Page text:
Sulekha Swadeshi Ink, christened by Rabindranath Tagore and ideated by Mahatma Gandhi, epitomises the ink quality and the Indian unity against the British Raj.
With the advent of emails, laptops, and Apple pencils, GenX might not understand the joys of ink-stained fingers, blotched clothes, or the process of cleaning out ink pens.
At the height of the Swadeshi movement in the 1930s, Mahatma Gandhi looked for locally made ink for writing letters and petitions.
Nanigopal and Sankaracharya, popularly known as the Maitra brothers, had recently been released from prison and jumped at the chance to defy the British once more.
When the duo's parents learned of their venture & vision of Independent India, they poured their savings into the research & dev of Sulekha.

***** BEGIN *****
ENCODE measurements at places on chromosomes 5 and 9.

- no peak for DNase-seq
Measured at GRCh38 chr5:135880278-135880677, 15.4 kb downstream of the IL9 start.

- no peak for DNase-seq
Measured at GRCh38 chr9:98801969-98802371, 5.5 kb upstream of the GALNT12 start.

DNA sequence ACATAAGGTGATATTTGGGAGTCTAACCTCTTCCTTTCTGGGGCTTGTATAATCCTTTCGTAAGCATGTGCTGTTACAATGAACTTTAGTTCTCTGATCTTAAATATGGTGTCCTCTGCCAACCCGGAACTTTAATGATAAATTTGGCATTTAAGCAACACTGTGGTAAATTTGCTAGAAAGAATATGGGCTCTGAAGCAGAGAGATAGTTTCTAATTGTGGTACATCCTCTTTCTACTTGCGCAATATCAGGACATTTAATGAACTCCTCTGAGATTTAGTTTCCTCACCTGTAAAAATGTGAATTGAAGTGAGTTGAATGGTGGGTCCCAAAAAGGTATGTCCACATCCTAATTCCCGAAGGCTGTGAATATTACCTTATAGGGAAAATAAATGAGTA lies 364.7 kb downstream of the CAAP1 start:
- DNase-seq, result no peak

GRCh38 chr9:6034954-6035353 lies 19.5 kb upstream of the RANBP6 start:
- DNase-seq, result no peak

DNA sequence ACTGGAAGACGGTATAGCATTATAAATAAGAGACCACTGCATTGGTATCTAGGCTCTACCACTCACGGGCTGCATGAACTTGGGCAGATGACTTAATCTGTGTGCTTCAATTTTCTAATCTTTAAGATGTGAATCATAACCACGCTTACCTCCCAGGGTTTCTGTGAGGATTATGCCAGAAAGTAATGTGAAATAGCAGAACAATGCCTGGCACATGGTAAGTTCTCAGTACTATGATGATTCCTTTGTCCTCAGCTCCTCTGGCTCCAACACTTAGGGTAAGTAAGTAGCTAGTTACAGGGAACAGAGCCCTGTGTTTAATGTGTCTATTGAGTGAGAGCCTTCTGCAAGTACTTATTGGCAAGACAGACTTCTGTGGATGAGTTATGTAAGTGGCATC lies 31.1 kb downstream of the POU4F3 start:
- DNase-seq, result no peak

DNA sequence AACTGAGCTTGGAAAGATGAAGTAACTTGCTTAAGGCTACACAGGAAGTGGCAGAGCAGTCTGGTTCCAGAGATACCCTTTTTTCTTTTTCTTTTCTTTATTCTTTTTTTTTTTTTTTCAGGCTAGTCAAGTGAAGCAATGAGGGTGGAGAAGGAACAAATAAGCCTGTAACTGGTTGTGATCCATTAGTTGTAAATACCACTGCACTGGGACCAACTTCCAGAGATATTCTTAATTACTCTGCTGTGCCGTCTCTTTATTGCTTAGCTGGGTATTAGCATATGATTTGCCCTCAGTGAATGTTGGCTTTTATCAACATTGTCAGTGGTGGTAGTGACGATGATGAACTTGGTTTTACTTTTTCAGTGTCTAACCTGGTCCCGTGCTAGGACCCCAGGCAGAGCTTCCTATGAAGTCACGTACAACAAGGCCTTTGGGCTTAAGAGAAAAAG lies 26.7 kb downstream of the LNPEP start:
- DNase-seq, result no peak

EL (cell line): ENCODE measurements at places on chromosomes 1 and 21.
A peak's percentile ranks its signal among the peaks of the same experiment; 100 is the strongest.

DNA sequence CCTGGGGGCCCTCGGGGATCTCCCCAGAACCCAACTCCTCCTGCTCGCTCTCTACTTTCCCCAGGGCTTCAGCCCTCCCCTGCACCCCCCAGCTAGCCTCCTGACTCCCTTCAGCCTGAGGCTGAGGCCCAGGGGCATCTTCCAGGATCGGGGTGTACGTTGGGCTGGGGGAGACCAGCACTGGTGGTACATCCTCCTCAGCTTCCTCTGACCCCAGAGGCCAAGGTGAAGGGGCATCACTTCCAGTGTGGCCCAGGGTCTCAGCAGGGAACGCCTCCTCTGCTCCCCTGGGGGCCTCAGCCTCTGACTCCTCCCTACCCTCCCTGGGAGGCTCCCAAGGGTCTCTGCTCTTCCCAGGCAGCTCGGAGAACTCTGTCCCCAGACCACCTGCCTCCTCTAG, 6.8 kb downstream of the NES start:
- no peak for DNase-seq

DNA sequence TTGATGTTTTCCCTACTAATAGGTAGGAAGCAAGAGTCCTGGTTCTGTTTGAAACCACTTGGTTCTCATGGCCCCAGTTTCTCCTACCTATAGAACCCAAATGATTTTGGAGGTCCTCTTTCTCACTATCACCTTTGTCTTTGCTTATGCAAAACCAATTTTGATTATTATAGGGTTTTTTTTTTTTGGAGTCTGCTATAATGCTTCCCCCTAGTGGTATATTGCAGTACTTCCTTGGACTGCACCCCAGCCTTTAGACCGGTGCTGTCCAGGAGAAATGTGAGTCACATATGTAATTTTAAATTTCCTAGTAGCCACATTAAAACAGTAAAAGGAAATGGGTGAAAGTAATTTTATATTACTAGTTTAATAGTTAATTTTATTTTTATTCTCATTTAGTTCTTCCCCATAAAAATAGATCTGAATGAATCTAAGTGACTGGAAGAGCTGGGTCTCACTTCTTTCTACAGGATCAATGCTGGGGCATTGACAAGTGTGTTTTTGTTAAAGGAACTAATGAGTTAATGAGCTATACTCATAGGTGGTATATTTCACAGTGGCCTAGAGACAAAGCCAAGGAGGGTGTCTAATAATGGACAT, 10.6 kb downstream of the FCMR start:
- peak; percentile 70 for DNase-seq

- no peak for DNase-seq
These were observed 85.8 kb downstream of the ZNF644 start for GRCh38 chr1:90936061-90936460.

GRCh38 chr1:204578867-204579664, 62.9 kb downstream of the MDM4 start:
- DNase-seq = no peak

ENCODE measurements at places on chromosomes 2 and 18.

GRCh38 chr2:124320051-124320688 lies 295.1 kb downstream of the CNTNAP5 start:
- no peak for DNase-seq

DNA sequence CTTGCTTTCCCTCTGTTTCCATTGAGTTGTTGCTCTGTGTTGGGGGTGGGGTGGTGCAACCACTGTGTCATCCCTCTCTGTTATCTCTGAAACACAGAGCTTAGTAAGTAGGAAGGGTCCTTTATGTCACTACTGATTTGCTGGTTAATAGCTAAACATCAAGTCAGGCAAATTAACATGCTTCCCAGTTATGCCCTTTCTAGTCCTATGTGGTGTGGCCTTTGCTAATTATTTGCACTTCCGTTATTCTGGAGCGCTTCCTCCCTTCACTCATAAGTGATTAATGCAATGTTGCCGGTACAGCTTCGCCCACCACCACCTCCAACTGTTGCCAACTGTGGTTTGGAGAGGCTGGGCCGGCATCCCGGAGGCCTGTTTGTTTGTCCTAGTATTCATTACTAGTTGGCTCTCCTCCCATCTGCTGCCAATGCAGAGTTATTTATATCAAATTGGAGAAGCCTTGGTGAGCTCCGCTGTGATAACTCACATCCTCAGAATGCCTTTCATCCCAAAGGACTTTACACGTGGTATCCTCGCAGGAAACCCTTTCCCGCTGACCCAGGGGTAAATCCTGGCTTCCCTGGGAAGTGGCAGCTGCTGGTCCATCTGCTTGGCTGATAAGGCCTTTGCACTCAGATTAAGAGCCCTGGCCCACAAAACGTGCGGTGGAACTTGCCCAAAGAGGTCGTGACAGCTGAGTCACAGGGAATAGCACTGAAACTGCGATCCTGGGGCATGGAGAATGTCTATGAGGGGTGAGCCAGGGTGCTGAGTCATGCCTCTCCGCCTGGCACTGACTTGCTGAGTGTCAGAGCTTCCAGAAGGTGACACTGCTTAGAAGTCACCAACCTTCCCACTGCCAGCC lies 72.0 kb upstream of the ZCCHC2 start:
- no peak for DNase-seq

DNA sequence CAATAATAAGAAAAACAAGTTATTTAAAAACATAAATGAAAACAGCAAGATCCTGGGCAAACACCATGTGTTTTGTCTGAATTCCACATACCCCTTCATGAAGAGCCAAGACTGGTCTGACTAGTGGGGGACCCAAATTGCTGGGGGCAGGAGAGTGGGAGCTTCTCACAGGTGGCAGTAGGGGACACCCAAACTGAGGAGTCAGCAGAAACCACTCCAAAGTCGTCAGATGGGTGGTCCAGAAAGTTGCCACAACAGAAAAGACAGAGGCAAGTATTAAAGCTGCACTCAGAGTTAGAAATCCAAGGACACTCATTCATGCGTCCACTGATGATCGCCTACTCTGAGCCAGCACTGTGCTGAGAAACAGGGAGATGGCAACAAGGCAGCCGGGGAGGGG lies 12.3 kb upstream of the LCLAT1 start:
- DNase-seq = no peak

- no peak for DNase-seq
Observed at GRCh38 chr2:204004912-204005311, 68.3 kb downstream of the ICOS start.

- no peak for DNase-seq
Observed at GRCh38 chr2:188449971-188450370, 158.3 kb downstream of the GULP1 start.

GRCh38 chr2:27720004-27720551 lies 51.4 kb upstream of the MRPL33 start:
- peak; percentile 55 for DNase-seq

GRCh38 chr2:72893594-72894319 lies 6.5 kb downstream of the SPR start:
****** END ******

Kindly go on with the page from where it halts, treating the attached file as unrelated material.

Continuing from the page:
As their mother & spouses took over the production, the duo shifted their focus to marketing & door-to-door selling.
Gandhi's picture on the bottle helped people associate Sulekha with the freedom movement. Sulekha attracted buyers ranging from students to revolutionary leaders.
By the 1950s, Sulekha was selling more ink pens in India than all the other makers combined!
Sulekha expanded rapidly over the next 4 decades, with factories opening in the Middle East, South Asia, and Africa.
In 1988, Sulekha shut down due to disruptive trade unions in Bengal.
However, ink production did not come to a total halt - it was produced in a minimal volume.
In Nov 2020, under the light of Made in India, the sentiments for this homegrown brand flared up.
Nanigopal's grandson, Kaushik, revived Sulekha & used the history-modern connection to re-enter the market.
The relaunch of Sulekha in its famous Khadi pouch drew a fantastic response, with orders flooding in from Greece, the UK, Australia, Bangladesh, the US, and, of course, India.
In today's times, when ink pens are mainly used for calligraphy and as a therapeutic hobby, Sulekha fights to ensure that handwritten letters with an ink pen don't just become a thing of the past.
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